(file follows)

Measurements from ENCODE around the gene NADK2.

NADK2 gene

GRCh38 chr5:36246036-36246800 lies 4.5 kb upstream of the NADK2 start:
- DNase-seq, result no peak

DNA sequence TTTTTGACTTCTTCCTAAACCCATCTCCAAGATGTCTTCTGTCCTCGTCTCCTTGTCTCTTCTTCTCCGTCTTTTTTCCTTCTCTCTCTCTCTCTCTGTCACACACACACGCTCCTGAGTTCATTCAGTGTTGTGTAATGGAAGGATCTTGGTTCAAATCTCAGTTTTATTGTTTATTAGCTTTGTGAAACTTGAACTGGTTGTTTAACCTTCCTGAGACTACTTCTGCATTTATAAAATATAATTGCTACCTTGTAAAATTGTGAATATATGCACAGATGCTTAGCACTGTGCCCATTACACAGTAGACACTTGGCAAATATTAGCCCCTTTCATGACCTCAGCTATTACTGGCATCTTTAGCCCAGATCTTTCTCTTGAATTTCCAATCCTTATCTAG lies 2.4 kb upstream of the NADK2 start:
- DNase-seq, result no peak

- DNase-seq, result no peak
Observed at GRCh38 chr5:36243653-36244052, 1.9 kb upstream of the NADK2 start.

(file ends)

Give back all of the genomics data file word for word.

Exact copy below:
Measurements from ENCODE around the gene NADK2.

NADK2 gene

GRCh38 chr5:36246036-36246800 lies 4.5 kb upstream of the NADK2 start:
- DNase-seq, result no peak

DNA sequence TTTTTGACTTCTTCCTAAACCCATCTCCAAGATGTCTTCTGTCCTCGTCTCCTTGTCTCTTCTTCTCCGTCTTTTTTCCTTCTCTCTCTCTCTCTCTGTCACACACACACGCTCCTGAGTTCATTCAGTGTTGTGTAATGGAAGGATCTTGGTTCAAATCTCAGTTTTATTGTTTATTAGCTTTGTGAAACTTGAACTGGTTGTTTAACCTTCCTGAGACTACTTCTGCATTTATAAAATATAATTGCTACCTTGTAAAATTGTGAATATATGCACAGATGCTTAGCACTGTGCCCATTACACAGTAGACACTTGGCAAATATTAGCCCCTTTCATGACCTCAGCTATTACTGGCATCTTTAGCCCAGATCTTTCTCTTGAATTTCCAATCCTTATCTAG lies 2.4 kb upstream of the NADK2 start:
- DNase-seq, result no peak

- DNase-seq, result no peak
Observed at GRCh38 chr5:36243653-36244052, 1.9 kb upstream of the NADK2 start.